Connecting Lake Simcoe's Community

The Ice Industry

More than 100 years ago, in the days before electric refrigeration, Lake Simcoe’s ice was in great demand. In fact, ice from Lake Simcoe was shipped all over Canada and the eastern United States. Large industries grew up around the cutting, storing and shipping of the ice. The railways built spur lines into places on the lake to pick up the ice, which was harvested in blocks — some weighing over 300 pounds. The ice would be stored in ice houses between layers of sawdust.

I remember an ice house in Cedar Harbour and I believe that there are the remains of one still in Lefroy.

Cutting the ice on the lake was dangerous work. The men had to watch the huge saws, there were teams of horses involved and there was the open water to contend with. Many local farmers made a good living in the winter months out on the ice.

Next time you drop some ice cubes in your drink, think of where that ice would have come from in days gone by, when Lake Simcoe water was pristine.

On voting night, before the polls were closed, we drove down Dufferin Street, south of Highway 9 to the Koffler Scientific Reserve at Jokers Hill on the Oak Ridges Moraine.

The Mayor of King, Steve Pellegrini, was there to greet us as well as representatives from the Lake Simcoe Region Conservation Authority and the Lake Simcoe Conservation Foundation.

The Koffler Reserve is made up of 880 acres and was given to the University of Toronto by Murray Koffler. Professor and Director Arthur Weis of the University of Toronto welcomed us and explained that the Reserve is an internationally recognized site for cutting-edge research and education in biodiversity, ecology and conservation biology. Courses offered by the university bring students to the Koffler Scientific Reserve for the type of hands-on experience in a natural environment that no other campus can offer. What a wonderful spot!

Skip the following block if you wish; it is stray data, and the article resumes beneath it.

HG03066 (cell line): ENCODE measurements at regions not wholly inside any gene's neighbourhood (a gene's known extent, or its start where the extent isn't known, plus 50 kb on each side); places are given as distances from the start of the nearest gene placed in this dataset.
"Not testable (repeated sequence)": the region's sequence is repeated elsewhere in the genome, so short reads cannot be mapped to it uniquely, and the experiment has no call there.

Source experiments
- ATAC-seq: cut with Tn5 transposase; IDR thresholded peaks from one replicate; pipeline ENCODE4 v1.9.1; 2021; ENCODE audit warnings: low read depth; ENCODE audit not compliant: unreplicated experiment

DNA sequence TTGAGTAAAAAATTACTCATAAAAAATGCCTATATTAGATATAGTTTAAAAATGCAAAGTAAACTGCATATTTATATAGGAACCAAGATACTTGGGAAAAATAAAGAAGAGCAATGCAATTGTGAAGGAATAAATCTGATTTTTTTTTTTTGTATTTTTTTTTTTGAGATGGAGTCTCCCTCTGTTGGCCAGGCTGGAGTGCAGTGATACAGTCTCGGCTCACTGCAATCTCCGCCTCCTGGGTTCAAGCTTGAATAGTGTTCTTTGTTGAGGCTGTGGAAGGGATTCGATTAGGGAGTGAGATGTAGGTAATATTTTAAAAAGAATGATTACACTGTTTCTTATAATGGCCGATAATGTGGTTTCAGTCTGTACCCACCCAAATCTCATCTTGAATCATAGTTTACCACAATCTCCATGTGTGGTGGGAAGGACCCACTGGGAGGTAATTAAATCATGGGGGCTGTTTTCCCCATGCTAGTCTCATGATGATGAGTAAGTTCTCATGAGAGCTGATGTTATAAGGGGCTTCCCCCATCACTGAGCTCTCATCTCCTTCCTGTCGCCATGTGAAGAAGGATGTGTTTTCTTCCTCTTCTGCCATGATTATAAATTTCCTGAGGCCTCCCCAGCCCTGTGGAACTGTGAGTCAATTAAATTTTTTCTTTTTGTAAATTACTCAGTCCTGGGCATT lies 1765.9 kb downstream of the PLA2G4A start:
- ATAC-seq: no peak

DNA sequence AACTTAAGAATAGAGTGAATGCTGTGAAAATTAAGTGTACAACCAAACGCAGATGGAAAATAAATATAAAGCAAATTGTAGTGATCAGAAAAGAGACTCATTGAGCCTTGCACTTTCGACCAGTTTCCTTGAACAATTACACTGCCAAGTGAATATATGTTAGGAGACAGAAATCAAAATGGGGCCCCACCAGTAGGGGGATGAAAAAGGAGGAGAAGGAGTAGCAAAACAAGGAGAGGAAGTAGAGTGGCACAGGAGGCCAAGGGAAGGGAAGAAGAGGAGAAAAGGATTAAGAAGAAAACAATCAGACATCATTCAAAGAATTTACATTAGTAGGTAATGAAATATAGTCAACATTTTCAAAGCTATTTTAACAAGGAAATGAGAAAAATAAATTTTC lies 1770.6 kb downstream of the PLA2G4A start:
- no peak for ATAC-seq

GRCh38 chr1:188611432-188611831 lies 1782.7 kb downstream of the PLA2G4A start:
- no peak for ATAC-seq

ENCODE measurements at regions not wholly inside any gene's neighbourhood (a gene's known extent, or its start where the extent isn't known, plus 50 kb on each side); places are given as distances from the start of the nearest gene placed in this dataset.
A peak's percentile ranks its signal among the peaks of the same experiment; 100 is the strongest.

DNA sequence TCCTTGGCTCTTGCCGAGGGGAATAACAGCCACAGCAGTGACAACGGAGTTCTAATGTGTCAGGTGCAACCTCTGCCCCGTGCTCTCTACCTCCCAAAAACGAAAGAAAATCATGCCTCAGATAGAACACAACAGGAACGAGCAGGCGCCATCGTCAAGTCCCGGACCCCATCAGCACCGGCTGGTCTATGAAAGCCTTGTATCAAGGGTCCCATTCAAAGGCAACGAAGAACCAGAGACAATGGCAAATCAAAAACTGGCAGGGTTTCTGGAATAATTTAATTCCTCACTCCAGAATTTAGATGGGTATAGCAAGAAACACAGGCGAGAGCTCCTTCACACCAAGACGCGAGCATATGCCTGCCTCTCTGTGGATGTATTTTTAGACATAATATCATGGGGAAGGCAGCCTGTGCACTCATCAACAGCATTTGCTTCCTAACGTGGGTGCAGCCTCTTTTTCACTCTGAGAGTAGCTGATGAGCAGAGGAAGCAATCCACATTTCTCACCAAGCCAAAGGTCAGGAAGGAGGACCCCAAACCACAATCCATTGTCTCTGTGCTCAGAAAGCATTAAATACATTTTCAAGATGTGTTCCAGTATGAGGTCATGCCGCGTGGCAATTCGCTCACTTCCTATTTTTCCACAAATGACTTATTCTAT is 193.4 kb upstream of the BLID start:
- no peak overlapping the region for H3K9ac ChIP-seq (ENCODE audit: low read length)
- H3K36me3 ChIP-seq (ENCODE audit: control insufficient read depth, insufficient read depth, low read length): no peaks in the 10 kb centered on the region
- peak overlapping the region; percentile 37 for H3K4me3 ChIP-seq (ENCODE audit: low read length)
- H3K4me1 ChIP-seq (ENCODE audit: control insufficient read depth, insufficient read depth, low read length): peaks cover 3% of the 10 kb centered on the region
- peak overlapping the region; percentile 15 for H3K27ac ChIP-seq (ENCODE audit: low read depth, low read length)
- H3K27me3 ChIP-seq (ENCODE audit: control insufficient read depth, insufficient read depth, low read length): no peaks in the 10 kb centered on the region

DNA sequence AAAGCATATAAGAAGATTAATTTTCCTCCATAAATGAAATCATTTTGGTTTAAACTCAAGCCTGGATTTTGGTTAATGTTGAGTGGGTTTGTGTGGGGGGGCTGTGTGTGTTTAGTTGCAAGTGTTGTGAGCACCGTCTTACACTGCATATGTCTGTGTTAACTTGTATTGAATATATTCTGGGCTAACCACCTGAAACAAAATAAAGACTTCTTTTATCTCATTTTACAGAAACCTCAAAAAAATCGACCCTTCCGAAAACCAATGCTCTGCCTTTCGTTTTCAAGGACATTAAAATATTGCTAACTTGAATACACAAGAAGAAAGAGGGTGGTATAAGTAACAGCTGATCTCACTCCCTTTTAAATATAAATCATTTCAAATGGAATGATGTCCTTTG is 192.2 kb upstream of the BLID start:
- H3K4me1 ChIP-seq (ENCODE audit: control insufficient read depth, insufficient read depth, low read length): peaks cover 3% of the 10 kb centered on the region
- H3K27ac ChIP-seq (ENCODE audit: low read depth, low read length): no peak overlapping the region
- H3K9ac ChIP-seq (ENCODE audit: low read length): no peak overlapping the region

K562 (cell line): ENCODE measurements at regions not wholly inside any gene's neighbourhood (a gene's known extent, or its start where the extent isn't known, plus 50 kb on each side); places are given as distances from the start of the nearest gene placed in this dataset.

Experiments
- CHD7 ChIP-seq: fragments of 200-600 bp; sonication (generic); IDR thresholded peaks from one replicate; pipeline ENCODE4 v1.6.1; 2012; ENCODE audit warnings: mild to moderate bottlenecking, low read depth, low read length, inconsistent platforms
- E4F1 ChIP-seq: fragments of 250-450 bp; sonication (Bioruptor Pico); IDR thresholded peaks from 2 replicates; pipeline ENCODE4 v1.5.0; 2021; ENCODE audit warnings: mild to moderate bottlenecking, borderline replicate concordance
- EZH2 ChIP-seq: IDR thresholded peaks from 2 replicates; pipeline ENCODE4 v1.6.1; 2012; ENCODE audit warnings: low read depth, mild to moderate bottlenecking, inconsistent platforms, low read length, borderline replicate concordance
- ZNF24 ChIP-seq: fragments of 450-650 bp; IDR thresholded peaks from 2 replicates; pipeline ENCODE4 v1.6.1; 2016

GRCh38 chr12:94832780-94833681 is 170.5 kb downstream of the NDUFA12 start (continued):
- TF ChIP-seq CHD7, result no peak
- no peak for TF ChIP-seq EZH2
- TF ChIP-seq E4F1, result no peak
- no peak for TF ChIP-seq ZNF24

Mike Walters, General Manager Watershed Management, LSRCA, gave a talk about Lake Simcoe, and once again our learning about the watershed was enhanced.

Debby Beatty, President of the Lake Simcoe Conservation Foundation, thanked us for coming and we were free to walk about and look at the displays mounted by the LSRCA and speak with the very knowledgeable staff present.

If you want to find out more about this wonderful spot, just google Koffler Scientific Reserve and you’ll find that there are environmental courses for the public to take winter and summer and you can enjoy walks on marked trails through parts of the Reserve.

My goodness! There are so many things to learn about in the Lake Simcoe Watershed.

Until next time, think about another industry on Lake Simcoe that depends on the ice.

LSRCA Media Award Winner
Steamers on Lake Simcoe

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